Functional Comparative Law- Germany vs. USA
Chapter 3 Hate Crime in the United States of America
The American legislature finds and determines that criminal acts involving violence, intimidation and destruction of property based upon bias and prejudice have become more prevalent in the United States of America848. The legislature addresses their increasing appearance and the seriousness of such “crimes and threats against persons because of their race, color, religion, ancestry, national origin, gender, sexual orientation, or mental, physical, or sensory handicaps”. The basic idea of hate crime legislation is that such acts are more damaging to society than “ordinary” offenses motivated by other base motives. They do not only wound the particular victim to a greater degree, but they also “threaten the safety and welfare of all citizens” in such an extreme way that they “tear at the very fabric of free society” and thus dangerously harm democracy849. Since hate crimes are considered to be different due to their wider and deeper repercussions on particular victims and on society in comparison to “usual” crimes, they must be treated differently. Intolerance and discrimination played a huge role in determining the harmfulness of such crimes. The legislature of the United States embodied the unified opinion that ordinary “law does not adequately recognize the harm to public order and individual safety that hate crimes cause”.850 Accordingly, hate crimes are prosecuted and punished with severity, resulting in harsher sentences in comparison to other parallel crimes.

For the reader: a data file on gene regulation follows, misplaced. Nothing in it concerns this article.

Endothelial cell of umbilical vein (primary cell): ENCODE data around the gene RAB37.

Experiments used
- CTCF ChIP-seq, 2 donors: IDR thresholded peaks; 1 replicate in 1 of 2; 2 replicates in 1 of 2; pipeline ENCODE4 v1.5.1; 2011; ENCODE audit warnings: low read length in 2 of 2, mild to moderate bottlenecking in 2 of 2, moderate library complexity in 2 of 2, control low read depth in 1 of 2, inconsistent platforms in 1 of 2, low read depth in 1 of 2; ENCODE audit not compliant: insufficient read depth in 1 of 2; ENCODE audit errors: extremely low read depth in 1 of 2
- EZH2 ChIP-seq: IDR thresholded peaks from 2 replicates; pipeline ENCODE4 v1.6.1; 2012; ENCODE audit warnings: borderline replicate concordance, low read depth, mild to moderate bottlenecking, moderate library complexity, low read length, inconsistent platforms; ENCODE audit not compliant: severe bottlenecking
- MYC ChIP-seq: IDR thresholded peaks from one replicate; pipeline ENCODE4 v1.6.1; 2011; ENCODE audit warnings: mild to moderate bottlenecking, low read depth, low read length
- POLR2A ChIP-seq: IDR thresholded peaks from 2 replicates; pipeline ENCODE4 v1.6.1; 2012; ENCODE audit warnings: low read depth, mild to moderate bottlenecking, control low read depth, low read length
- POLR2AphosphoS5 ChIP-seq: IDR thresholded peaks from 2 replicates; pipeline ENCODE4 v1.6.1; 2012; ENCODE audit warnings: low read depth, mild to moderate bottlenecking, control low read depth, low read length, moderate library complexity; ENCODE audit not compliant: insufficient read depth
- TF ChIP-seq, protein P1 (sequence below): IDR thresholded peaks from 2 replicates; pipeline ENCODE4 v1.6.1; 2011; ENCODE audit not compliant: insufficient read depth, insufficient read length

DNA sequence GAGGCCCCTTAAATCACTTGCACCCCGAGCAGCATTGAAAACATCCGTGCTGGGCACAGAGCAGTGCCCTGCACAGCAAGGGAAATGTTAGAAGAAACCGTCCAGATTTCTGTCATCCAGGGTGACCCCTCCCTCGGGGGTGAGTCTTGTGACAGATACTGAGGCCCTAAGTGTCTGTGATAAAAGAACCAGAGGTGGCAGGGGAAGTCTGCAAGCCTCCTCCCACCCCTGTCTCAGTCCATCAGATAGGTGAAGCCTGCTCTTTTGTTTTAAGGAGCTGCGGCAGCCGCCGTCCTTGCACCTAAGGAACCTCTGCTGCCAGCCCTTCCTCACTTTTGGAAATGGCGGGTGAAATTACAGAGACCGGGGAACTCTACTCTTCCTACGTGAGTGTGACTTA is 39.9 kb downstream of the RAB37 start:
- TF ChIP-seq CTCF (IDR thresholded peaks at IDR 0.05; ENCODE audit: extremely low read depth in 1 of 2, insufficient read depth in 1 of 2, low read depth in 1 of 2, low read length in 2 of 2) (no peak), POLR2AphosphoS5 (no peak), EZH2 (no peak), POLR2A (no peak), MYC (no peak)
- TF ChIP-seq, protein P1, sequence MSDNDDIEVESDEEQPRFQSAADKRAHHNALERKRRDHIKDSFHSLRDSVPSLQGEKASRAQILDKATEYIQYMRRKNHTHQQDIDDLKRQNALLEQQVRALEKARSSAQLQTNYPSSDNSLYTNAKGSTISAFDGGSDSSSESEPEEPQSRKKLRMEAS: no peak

A. Course of Action
This research will focus on statutes contained in criminal codes which penalize bias-motivated behavior....